News Analysis: Is Netanyahu taking calculated risks, or being foolish

On May 29, 1996, prime ministerial hopeful Benjamin Netanyahu strode into Likud headquarters in Tel Aviv and told glum party activists not to give up hope because "it isn't over yet."

The gloom in the hall stemmed from television exit polls that predicted a thin victory for Shimon Peres.

Much of the country went to bed that night believing Peres had won, only to wake up in the morning and learn that Netanyahu had prevailed.

Those looking for a metaphor for Netanyahu's first two years in power need look no further than those topsy-turvy hours: Just when you think he's through, he's back.

The first two years of the Netanyahu government have been punctuated by crisis after crisis, including: the Sharon appointment, the Western Wall tunnel, the Hebron withdrawal, the Bar-On affair, the Begin resignation, Har Homa, the Meridor resignation, the Mashaal affair, the near-putsch inside Likud, the Levy-Gesher breakaway and the tension with Clinton. And the crisis with the Palestinians over the Oslo Agreement continues.

After nearly each crisis, there has been talk by some, and hope among others, that any minute the curtain will fall on the prime minister. But it never does. Not only has Netanyahu remained in place, but his standing, judging by public opinion polls, is now stronger than ever.

After the bungled attempt to assassinate Khaled Mashaal in September, Netanyahu was trailing Ehud Barak by 15 to 20 percentage points. Last week, a Yediot Achronot poll put the two neck and neck in a two-way race, with a number of other polls giving Netanyahu a slight lead.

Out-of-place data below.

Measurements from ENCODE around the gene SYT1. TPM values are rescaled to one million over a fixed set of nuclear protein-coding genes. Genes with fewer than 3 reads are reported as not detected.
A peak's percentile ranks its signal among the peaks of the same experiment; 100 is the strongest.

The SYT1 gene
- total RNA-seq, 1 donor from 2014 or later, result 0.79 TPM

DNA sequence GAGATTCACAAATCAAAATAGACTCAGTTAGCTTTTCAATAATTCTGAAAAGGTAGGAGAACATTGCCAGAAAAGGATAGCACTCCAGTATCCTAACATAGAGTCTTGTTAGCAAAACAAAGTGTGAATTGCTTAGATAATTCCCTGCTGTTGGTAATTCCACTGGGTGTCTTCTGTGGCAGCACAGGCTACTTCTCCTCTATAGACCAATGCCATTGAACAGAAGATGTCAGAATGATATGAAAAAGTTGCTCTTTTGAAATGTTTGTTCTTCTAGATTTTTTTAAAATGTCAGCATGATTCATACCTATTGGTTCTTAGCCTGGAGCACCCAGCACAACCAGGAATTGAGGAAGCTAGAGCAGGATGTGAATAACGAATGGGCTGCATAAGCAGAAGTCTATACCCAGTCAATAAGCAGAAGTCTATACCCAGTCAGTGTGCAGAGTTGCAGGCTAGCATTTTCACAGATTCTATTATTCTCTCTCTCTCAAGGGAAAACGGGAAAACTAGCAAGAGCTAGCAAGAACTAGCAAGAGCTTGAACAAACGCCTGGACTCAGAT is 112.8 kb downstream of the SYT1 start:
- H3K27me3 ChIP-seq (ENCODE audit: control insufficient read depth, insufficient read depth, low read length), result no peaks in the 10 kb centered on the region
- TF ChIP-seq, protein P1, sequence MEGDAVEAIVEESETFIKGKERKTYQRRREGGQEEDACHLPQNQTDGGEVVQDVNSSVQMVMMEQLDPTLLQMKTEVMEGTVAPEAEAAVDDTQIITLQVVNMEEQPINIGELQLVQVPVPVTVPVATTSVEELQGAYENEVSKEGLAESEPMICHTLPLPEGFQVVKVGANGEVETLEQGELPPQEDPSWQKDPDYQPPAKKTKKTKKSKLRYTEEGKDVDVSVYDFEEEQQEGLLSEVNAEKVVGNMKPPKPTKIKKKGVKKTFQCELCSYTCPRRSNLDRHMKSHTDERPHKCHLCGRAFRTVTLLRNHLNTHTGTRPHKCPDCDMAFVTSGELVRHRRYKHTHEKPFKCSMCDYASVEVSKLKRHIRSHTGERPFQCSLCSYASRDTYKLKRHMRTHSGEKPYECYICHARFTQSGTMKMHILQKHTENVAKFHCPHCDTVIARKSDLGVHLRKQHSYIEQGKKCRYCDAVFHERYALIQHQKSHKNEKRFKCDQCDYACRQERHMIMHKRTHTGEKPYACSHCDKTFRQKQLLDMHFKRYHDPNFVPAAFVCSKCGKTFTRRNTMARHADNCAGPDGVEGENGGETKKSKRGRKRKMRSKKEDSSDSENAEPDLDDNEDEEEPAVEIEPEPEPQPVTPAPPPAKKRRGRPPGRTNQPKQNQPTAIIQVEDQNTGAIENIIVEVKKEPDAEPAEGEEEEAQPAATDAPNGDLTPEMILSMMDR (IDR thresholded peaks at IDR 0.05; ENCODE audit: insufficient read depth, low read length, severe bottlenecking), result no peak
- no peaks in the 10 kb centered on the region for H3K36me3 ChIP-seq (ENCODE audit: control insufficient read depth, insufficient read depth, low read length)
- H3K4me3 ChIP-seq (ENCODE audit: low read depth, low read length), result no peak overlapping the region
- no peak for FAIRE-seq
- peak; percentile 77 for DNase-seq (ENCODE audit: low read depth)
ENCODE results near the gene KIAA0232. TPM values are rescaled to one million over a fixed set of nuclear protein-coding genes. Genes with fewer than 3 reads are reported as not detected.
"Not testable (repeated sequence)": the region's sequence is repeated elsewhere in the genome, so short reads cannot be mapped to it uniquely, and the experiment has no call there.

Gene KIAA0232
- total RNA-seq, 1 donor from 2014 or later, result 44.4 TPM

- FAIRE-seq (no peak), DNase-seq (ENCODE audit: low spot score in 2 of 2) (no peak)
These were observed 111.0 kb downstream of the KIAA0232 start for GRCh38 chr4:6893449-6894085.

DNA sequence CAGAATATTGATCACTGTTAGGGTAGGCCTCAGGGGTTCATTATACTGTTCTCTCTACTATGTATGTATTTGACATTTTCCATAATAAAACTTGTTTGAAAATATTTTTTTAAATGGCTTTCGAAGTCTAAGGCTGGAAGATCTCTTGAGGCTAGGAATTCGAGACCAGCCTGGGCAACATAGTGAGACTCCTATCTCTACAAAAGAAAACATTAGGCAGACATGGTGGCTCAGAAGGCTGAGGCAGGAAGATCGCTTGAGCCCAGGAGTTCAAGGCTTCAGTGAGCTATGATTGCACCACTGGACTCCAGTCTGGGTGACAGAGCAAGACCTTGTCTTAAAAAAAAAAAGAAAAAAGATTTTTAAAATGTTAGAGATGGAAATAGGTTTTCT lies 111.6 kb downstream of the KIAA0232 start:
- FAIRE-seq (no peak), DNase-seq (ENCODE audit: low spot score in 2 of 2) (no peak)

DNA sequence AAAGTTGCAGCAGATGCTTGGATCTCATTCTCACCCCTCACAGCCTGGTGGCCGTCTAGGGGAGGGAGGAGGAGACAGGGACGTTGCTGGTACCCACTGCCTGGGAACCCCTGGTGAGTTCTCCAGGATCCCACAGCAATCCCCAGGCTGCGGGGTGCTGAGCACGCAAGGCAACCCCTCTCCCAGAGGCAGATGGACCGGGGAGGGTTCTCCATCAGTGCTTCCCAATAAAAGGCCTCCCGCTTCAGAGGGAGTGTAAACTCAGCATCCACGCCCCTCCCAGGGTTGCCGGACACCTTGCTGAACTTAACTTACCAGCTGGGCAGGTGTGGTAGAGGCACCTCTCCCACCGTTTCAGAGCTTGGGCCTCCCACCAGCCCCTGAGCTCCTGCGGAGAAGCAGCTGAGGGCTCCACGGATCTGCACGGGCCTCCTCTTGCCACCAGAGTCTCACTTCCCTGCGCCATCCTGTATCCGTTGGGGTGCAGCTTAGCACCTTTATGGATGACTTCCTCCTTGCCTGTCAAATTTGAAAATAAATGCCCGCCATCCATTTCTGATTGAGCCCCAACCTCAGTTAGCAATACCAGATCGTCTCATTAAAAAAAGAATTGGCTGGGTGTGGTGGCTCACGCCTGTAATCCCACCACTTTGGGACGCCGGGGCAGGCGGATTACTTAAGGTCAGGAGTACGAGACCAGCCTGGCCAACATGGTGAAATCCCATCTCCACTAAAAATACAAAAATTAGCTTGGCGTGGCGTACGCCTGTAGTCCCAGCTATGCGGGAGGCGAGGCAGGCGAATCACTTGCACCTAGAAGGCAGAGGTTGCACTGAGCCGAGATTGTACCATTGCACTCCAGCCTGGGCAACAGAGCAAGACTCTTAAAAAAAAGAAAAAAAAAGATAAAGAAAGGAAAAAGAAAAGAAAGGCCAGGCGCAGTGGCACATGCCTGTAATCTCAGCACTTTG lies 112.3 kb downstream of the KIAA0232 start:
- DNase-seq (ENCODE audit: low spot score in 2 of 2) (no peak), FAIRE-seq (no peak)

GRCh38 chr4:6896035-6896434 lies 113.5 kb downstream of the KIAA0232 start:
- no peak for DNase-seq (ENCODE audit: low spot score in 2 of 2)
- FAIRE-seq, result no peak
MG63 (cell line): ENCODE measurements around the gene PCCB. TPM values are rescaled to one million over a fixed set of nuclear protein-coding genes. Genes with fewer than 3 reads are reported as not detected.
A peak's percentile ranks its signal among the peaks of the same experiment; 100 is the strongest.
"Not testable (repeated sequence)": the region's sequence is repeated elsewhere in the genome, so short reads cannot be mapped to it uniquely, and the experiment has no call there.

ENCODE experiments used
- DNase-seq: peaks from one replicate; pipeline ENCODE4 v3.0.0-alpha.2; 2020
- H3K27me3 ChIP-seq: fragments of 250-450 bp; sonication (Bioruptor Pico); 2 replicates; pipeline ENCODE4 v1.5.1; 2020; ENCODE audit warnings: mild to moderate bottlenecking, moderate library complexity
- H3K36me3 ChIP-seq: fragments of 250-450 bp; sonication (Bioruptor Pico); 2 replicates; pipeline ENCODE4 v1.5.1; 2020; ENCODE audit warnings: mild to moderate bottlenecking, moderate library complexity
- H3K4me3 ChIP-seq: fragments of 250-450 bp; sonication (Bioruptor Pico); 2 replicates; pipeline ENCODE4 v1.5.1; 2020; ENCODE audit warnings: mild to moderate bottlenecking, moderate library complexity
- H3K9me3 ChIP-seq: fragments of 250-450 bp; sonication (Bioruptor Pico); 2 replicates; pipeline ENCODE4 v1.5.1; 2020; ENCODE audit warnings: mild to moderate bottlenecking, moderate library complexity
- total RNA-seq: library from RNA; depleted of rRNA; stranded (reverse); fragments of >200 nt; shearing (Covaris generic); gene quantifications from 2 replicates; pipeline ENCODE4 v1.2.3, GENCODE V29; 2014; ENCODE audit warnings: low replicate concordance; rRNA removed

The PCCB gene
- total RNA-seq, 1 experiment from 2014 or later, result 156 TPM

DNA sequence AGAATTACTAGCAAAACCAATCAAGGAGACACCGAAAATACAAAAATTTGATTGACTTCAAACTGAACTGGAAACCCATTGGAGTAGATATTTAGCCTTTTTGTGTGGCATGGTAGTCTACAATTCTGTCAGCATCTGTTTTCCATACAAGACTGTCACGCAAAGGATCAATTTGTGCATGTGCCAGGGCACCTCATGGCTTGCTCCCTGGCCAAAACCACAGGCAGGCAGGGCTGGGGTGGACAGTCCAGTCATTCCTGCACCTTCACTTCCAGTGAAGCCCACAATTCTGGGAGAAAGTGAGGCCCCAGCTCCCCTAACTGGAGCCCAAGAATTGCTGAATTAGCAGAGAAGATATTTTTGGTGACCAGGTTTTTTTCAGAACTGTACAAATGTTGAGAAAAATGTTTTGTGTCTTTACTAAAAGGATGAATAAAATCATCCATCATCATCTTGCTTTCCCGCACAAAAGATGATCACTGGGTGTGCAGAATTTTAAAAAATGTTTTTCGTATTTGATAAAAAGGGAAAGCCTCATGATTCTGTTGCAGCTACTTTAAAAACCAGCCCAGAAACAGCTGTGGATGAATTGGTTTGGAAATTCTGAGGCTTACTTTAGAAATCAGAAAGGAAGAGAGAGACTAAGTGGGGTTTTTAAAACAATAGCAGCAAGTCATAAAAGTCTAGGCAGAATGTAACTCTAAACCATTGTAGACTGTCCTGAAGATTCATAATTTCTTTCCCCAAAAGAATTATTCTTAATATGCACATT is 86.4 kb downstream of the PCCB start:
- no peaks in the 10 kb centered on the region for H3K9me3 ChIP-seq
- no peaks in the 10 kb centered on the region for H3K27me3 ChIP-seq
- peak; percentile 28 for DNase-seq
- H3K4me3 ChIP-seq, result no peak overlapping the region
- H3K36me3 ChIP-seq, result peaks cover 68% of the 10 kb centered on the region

"From screw-up to screw-up," says Likud Knesset member Meir Sheetrit, "his strength increases."

Were historians to stand in judgment of Netanyahu based on his first two years, the conclusion would be decidedly negative, said Bar-Ilan University lecturer Yehudit Auerbach.

But, she added, the Netanyahu years are very much a work in progress.

"History judges men by results, and his immediate results are not positive," said Auerbach, who is working on a study about what she views as Netanyahu's ongoing war with the country's elite.

Among the immediate results she cites are steering the country into diplomatic isolation, an icy shoulder from the Arab world and galloping unemployment. "In every aspect things today look bad, but much of the nation is giving him credit that we are on the way to something better," she said.

"Many people believe he can lead us to something better because, against all the odds and predictions, he has endured."

Netanyahu has deliberately made the future a dominant theme in his rhetoric, says media consultant Benny Cohen, who served as adviser to Yitzhak Rabin during 1994-95.

"The easiest way to escape from problems is to say, `I erred but now will change,'" said Cohen. "If you notice, Bibi always looks forward. All his speeches are full of words like, `We will do, We will bring, We will build.'"

Cohen makes no bones about his dislike for Netanyahu. But, he says, Netanyahu is to a large extent, achieving what he set out to do.

"There are two parameters by which one can judge how a person is doing his work: by the direction and by the effectiveness," Cohen said. "I think Netanyahu is effective, but I think he is mistaken in the direction. If his direction were different, if he was the head of Labor and was interested in true peace, I'd say that's great."